Giant Mushrooms Emerge in the CitySprouts Gardens!
At CitySprouts, we have pride in our plants. In spring, students sample spinach, peas, and all kinds of greens while measuring their growth and development as the sun grows stronger. In summer, tomatoes, squash, and peppers bring vibrant colors and flavors to the gardens, then to the plates of our middle school interns. Uncommon plants, such as winter wheat, amaranth, and romanesco broccoli, demonstrate how we grow outside the box. Even ?weeds? such as lemon sorrel and purslane play a key role in our garden ecosystem and harvest. The care and compost of our plants attracts animal life, such as birds, insects, worms, and the occasional rabbit, which in turn attracts larger animals and predators. Even the microorganisms in our soil receive the attention of teachers and students.
The Kingdoms of Life are on vivid display in ?CitySprouts gardens, but one kingdom in particular remains elusive and unknown to many who use and visit our school gardens. Fungi play an essential role in maintaining ecosystem health yet it is sadly misunderstood and often feared. Mycophobia is real, but education can solve this problem. As a FoodCorps Service Member last year, I sought to provide this education to my students by bringing edible Garden Giant Mushrooms to CitySprouts.
Students in my middle school after-school clubs and in-school electives researched the anatomy, ecology, and cultivation of mushrooms before they prepared mushroom patches at Vassal Lane Upper School and Cambridge Street Upper School. On top of a layer of cardboard, students added mushroom spawn and woodchips, the fungus?s food source. After a few set-backs, the patches were in place. All we had to do was wait? and wait? and wait.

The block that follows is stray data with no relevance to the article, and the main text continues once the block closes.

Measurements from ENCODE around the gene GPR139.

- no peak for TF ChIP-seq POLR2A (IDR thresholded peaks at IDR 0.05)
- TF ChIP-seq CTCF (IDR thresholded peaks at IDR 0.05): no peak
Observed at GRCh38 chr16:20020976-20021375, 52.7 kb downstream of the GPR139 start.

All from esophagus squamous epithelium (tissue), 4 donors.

One year after initial inoculation, I am now the Garden Coordinator at Vassal Lane. To prepare for a recent ecosystem exploration, I was conducting a garden walkthrough with 7th grade teachers when one noted unusual bumps on the mushroom patch. Lo and behold, our first Garden Giants had emerged. Also known as King Stropharia or Wine Cap, our Garden Giant mushrooms were not particularly large but this is only the beginning. In future years, students will hopefully be measuring the rapid growth of these mushrooms too!
Not only has the mushroom patch worked well with middle school studies, elementary students have also benefited from this garden resource. 2nd and 3rd graders have used the fungus to study decomposition and the kingdoms of life. Even pre-K students have gotten in on the fungal fun, sketching the mushrooms and adding more wood chips to the pile. At CitySprouts, we are always working to provide innovative garden resources for students and teachers. While the fungi farming is still in an early phase, it has proven to be popular at our schools. Fungi deserve their proper place amongst the plants and animals of a school garden. When mushrooms emerge next to corn and compost, the garden is a richer place. Plus, they?re delicious!